Tricky: Music First, Business Second
Tricky was cursed with success from the start.
His dark, sprechgesang voice first came to fame in 1991 when he was featured on Massive Attack’s debut album, Blue Lines. With his first solo LP Maxinquaye (1995) - named after his mother Maxine Quaye – Tricky was nominated for a Mercury Prize and voted Album of the Year by NME. After that, he has been forever haunted by high expectations and the label, “founder of trip-hop.”
But Tricky decided not to comply with expectations. In his nearly 20-year solo career, he has made some very different albums, ranging from rock to reggae. With his last effort, False Idols, Tricky moved back in the direction of the Maxinquaye sound, to the excitement of fans and critics alike. His new album comes out only 16 months after False Idols, titled Adrian Thaws, after his birth name. We sat down with Adrian and talked about it.
As an artist you are always changing and trying out new things. Does this reflect you as a person?
I just think I can’t repeat myself. Take my first album Maxinquaye for example. It would have been in my best interest – regarding money and fame – to release another album with that “Maxinquaye-sound”. But I feel lucky that I got that creative motivation to try out new things. I’m like a sponge – I just soak up everything around me. But I didn’t realize that until someone told me that my albums could all be from different people.
Your music always has a this dark atmosphere to it.
It has definitely something to do with my upbringing. I have seen a lot of violence in my childhood. And my grandmother was quite morbid. Since I was a little kid I can remember her reading out loud from the newspaper who has died. She was always saying things to me like: “You got to start to look after yourself, because I’m not going to be here forever.” So I think I got a lot of that darkness from her. She really affected me.
Adrian Thaws comes only 16 month after False Idols. Are you a fast writer or did you already have songs in the works?
That has something to do with my signing with the German company !K7 Records recently. It’s like being with my old manager Chris Blackwell again. I have freedom to create whatever I want to. If I would say, “Horst, I’ve got an album, it’s finished”, he would say, “Okay, so let’s find a day to release it.” They just trust me. And that’s the advantage when you’re not with a major label. They don’t think about profit all the time. It’s music first, business second.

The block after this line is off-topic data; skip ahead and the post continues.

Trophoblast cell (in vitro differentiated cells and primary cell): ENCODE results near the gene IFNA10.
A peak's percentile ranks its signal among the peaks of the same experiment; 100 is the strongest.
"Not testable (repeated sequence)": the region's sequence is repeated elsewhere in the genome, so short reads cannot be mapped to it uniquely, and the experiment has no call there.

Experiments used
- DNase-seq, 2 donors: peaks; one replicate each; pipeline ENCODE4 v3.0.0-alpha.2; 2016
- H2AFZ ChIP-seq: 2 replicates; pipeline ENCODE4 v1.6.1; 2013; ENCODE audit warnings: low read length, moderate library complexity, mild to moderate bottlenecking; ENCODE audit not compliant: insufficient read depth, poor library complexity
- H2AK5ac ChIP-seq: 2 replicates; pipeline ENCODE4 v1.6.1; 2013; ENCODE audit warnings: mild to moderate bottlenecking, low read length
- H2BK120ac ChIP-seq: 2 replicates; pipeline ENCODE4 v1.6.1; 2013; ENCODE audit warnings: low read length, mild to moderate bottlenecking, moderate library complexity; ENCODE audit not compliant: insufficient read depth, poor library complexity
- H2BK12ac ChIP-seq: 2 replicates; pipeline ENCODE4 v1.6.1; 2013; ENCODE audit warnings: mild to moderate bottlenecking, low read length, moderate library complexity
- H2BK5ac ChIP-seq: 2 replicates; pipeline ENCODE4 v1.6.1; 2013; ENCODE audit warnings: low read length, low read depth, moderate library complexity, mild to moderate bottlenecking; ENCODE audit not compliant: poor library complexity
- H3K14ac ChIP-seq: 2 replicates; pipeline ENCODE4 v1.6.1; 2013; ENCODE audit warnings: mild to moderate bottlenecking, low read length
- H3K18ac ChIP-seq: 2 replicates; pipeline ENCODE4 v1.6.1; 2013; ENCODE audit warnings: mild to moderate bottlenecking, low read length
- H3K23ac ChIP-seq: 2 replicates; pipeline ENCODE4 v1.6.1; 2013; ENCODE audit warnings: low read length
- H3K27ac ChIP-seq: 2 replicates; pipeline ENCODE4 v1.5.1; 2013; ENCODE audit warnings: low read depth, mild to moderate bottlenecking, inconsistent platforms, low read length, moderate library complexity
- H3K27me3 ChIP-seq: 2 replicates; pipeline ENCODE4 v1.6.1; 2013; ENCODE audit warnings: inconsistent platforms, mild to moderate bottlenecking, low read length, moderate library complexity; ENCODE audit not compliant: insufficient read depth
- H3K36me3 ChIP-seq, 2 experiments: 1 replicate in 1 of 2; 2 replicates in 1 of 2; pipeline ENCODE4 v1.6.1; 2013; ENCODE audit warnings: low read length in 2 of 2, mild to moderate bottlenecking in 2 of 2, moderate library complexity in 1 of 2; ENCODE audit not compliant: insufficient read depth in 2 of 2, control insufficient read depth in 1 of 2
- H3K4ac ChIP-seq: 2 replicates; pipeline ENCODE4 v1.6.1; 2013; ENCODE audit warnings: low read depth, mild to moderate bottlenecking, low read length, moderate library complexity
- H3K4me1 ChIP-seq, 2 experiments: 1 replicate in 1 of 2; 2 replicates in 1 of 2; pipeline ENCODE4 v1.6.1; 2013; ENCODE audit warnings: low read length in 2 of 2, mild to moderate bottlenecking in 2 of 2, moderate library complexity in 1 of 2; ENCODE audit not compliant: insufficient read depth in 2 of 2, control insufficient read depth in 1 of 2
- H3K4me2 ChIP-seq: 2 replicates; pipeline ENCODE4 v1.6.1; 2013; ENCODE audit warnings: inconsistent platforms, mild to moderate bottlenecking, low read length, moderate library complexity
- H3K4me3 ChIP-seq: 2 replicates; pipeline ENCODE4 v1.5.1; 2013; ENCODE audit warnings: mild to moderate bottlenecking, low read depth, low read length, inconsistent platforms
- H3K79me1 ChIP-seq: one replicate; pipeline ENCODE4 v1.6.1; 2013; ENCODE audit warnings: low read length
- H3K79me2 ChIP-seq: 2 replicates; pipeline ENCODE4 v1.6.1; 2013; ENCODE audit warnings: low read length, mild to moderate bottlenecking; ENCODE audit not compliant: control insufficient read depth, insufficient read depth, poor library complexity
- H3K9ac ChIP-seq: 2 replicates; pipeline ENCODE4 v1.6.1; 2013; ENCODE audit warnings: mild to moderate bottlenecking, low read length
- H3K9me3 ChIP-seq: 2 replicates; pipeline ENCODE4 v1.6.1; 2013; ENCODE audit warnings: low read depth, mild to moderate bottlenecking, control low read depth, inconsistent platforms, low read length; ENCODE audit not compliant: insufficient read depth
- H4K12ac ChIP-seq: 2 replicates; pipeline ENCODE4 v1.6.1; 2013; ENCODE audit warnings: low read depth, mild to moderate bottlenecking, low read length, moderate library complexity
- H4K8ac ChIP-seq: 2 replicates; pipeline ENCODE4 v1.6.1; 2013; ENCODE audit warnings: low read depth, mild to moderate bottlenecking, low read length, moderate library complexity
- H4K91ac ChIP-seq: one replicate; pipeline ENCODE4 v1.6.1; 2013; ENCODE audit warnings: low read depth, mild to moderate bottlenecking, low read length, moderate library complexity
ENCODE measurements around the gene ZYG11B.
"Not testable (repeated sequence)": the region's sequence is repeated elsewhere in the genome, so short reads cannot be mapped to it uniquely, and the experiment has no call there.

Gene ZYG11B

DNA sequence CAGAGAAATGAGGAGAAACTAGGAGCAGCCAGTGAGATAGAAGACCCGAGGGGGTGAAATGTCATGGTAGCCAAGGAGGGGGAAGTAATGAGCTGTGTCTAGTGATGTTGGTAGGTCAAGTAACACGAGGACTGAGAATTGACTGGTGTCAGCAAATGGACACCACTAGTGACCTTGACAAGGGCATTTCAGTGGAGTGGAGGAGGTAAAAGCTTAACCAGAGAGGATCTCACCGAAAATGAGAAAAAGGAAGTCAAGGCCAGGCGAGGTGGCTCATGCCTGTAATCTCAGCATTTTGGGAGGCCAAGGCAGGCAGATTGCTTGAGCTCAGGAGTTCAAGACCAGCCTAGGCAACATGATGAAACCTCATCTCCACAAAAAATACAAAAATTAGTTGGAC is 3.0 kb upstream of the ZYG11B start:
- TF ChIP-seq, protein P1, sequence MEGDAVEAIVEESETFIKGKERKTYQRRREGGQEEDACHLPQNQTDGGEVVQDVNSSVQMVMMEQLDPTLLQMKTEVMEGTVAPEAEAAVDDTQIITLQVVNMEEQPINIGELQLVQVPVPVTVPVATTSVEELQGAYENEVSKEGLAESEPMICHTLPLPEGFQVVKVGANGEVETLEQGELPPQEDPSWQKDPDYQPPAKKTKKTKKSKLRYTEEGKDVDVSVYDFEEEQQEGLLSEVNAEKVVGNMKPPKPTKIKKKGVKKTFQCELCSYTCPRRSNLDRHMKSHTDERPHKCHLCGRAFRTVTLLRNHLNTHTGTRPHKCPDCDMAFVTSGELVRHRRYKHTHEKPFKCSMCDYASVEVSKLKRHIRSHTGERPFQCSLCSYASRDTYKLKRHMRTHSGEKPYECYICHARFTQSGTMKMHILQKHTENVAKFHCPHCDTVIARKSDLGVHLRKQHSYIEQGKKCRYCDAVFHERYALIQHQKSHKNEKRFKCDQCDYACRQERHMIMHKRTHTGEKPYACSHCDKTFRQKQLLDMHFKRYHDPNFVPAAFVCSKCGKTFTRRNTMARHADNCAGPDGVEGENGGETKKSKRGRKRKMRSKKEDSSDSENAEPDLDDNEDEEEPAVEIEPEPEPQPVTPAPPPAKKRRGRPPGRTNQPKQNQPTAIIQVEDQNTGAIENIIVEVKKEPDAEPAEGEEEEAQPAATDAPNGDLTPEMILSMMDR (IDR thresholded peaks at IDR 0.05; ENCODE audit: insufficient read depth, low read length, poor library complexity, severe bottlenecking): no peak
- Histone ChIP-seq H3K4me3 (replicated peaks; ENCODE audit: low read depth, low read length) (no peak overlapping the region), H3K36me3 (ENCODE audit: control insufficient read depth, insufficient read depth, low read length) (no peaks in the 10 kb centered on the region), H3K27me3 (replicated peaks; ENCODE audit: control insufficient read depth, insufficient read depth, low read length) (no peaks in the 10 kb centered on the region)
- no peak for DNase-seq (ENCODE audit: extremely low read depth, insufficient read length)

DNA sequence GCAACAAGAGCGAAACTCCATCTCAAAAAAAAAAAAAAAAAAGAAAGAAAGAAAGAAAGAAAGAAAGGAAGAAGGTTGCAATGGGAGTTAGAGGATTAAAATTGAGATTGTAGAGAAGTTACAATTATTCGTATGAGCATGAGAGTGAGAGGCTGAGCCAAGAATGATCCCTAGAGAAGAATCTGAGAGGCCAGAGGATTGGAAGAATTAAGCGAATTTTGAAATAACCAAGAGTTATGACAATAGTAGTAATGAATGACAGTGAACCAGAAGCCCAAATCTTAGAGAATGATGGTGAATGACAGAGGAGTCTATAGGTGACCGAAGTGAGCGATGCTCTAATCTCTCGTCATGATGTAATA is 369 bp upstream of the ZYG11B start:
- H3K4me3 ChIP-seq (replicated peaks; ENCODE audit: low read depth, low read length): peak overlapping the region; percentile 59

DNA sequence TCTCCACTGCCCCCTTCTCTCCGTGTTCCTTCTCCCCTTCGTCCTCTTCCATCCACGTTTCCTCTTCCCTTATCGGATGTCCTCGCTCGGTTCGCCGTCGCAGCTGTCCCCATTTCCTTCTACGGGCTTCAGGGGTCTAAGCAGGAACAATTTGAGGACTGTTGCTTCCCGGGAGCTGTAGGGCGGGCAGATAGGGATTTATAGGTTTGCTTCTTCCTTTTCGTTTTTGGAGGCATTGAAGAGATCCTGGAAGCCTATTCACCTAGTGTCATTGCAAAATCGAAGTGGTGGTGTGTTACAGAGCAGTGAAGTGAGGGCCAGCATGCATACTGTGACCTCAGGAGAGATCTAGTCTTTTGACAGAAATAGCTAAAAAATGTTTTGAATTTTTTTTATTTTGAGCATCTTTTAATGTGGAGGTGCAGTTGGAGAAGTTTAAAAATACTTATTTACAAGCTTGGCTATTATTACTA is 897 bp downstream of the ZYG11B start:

Talking about your new album, please tell me a little bit about your impressive list of feature artists on Adrian Thaws.
Oh yes! First there is Mykki Blanco – a crazy guy! He’s not scared being himself, which I really admire. Because especially nowadays, so many artists are just being totally fake.
Another artist you will hear is Blue Daisy. I met this kid just before a show of mine, he was booked as my supporting act. We were getting along pretty well so I told him to stop by the studio when we would be back in London. My daughter Mazy is on the album, too (as Silver Tongue). I was listening to her music and really fell in love with one song she did, so I asked her if I could put it on my album. It’s actually her own song, I didn’t do anything to it!
Francesca Belmonte is on the album as well, she just has an incredible voice! And then there is Tirzah, who I discovered thanks to my daughter. She called me one day and said: “Dad, you need to check out this girl! You’d better work with her before she get’s too big.”
Is it difficult to be unique as an artist nowadays?
Yes, but it’s possible. I think it’s a mindset. People just think about success, being in the charts and selling records. It has become a corporate game. The music industry has turned into a pharmaceutical company. It’s like ten different sorts of painkillers. They all do the same, but are labeled different.
There is not a lot of courage out there. It seems like most young artists are scared to fail. They think of success as selling albums, when success for me means the opportunity: being able to make an album! And if you think in numbers and sales you’ll never do anything new – you’ll just repeat already famous artists and produce music that you think people want to hear.
Given recent events in Gaza, your song “My Palestine Girl” has unfortunately become even more dramatic.
It’s really weird. When I wrote this song, a year and a half ago, I came up with this thought: I imagined a couple arguing because the guy is jealous about his girlfriend flirting with other men. All these little things which are so incidental. And I was just thinking how it would be if my girlfriend was from Gaza. There’ll be bigger things to worry. If she wouldn’t answer the phone, she could be dead. This is what I call real problems!
Once again it’s another example why I like to be an independent artist. I can say what I want to say without having a management prohibiting me to tell my thoughts because they’re worried of decreasing sales figures!
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